Figure 5. The potentiostat amplifier circuitry is small, with much of the control embedded in the software.
Figure 5. The potentiostat amplifier circuitry is small, with much of the control embedded in the software.

The laboratory instrument is designed to allow changes to be made and large amounts of data (voltammograms) to be stored for sample pattern recognition. The core of the instrument is available as a single microcontroller-based palm-sized device.

Temperature Control

Several different methods of controlling the sensing element operating temperature have been implemented, all using the dual-element heater/thermometer configuration. Microcontroller-based instruments use a pulse-width-modified or frequency-modified heater current. These circuits are simple and prevent exaggerated temperature swings commonly observed with low-mass devices. This is particularly important when longer measurement periods are initiated, as temperature changes during a voltage sweep can affect the signal. The prototype notebook systems have incorporated commercial Omega PID temperature controllers with an isolation amplifier built to trim and match impedance of the standardized controller to the experimental sensor heating/ measuring elements. This has been very successful and provides temperature control of ±0.2°C for the sensor, whose mass is <1 g.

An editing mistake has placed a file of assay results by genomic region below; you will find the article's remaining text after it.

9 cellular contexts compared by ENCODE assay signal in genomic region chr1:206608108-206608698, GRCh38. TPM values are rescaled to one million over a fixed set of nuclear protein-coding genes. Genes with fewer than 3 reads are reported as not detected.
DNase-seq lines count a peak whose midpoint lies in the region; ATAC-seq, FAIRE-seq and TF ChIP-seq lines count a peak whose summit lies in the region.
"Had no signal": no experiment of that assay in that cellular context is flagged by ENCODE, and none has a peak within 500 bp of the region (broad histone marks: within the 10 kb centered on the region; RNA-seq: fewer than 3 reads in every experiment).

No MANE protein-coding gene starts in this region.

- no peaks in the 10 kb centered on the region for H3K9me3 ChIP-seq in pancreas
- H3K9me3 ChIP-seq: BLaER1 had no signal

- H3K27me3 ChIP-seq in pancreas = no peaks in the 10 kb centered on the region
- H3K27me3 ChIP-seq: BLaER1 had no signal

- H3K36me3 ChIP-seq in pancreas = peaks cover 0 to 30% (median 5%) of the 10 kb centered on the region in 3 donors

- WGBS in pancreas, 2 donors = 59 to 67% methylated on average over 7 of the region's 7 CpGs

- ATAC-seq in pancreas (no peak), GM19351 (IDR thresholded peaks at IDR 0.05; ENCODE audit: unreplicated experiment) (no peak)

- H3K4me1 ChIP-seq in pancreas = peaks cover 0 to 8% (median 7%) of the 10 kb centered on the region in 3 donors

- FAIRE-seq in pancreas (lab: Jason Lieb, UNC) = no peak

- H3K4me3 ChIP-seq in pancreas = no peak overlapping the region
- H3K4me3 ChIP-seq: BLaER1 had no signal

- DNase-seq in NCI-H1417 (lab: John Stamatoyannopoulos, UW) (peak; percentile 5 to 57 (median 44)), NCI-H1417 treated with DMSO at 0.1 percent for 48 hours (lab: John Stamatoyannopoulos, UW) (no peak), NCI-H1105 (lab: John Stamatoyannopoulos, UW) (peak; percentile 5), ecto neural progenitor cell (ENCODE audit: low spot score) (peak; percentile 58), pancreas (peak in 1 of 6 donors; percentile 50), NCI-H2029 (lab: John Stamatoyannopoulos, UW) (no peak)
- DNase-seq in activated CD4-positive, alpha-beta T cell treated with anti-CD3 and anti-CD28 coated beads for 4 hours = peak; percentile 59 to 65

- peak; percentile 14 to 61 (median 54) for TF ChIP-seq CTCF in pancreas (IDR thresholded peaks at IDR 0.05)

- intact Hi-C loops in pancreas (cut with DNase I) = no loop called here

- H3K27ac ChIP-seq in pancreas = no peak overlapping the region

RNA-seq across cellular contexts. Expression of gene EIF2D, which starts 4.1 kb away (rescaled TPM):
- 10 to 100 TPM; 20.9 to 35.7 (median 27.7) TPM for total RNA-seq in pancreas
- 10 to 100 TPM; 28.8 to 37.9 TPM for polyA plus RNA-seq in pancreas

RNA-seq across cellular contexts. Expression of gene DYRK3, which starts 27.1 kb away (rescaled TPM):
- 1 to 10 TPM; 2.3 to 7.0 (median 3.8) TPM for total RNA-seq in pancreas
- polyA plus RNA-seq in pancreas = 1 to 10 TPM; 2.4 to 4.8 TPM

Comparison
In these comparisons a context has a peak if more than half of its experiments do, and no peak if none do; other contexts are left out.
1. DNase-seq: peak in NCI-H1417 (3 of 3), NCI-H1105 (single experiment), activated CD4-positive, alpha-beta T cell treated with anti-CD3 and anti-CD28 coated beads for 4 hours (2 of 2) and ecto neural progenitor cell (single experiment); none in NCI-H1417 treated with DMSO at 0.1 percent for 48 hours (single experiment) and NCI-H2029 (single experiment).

Figure 6. The raw response of the YSZ microsensor displays a functional relationship between the reaction peak changes and the increased concentration of ammonia, and demonstrates good recovery after the ammonia is removed.